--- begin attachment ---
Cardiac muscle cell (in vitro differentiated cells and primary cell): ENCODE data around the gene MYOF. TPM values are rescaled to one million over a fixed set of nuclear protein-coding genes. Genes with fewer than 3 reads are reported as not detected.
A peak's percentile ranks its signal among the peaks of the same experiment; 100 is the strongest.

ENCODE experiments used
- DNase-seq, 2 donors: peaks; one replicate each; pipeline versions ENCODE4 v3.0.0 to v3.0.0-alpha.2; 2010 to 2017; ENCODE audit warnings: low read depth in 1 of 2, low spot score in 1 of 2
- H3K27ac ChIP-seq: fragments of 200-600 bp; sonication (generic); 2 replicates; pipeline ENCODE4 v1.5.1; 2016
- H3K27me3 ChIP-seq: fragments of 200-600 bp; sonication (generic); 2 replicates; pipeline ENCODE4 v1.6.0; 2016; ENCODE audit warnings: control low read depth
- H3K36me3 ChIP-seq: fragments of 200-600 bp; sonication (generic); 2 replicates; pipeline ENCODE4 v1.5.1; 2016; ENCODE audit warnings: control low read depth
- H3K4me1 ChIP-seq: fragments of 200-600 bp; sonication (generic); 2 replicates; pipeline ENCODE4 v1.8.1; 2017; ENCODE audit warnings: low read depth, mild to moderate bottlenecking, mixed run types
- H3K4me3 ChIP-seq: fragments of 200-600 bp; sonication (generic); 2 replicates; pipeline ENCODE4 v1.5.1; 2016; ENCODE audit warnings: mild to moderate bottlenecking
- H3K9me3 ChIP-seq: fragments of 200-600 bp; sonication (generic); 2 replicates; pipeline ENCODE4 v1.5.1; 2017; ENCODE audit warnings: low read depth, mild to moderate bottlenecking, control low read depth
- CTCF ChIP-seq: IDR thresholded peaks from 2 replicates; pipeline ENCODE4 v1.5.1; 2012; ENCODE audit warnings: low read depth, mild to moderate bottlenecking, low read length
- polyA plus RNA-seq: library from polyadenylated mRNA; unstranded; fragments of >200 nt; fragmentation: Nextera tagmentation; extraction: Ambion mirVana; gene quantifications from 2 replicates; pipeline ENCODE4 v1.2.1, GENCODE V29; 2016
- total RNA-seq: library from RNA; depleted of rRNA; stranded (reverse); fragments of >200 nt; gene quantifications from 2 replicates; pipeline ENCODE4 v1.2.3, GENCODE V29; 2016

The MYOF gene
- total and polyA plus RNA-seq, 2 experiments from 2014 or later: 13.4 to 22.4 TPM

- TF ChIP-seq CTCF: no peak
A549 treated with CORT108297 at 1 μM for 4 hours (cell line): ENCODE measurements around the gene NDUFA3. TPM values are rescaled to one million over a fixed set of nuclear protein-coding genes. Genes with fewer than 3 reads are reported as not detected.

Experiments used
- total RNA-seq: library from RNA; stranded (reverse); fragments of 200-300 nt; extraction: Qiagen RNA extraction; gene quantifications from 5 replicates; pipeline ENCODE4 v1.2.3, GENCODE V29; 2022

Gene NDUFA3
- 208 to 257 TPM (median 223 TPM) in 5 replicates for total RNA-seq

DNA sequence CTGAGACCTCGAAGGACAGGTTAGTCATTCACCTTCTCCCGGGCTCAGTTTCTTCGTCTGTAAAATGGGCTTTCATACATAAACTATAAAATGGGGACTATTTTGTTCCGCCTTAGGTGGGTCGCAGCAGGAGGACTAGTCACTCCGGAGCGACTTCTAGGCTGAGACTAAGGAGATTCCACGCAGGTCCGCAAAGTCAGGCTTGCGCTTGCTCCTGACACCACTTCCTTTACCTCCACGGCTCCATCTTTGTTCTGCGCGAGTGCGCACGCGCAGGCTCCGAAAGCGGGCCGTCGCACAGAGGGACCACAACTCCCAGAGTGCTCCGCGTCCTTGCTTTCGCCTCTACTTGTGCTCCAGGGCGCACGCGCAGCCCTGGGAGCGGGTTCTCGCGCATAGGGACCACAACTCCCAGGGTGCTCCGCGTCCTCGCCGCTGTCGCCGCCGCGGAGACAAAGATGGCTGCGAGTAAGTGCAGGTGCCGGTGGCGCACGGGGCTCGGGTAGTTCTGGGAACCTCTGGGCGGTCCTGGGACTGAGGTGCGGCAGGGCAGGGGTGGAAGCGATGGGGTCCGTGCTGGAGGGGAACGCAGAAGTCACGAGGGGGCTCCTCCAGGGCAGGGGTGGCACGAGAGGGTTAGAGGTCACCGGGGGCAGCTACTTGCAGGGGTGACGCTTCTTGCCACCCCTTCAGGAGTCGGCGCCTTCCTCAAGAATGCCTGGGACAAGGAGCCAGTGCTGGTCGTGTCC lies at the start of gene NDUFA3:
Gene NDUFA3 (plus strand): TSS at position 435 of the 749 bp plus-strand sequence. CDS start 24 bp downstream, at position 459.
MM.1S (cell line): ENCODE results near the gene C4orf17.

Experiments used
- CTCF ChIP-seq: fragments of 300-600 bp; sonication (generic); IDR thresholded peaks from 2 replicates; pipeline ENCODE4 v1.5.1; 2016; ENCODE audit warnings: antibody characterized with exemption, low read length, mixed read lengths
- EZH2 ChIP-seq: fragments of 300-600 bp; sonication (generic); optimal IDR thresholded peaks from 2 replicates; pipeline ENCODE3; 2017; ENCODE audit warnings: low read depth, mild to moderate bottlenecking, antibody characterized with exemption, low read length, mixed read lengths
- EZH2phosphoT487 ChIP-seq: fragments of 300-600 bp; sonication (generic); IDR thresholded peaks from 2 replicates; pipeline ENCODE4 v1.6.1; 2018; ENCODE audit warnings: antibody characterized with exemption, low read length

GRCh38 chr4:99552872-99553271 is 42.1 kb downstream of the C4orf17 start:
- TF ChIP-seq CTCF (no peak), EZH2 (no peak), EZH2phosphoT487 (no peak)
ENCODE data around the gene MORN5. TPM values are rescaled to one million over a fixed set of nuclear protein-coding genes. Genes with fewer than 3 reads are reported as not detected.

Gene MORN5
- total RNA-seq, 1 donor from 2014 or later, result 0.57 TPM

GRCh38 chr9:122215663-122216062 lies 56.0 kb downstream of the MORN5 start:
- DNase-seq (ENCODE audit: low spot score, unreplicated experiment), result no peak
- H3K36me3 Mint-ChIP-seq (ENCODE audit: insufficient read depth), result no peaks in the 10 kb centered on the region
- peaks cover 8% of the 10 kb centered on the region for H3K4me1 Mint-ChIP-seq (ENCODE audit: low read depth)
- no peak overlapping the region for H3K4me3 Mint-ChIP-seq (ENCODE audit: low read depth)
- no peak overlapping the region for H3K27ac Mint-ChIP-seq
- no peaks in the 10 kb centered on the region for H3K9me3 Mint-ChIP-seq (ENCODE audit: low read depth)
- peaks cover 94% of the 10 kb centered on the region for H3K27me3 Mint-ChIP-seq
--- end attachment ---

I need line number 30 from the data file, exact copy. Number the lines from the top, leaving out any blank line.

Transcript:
- TF ChIP-seq CTCF (no peak), EZH2 (no peak), EZH2phosphoT487 (no peak)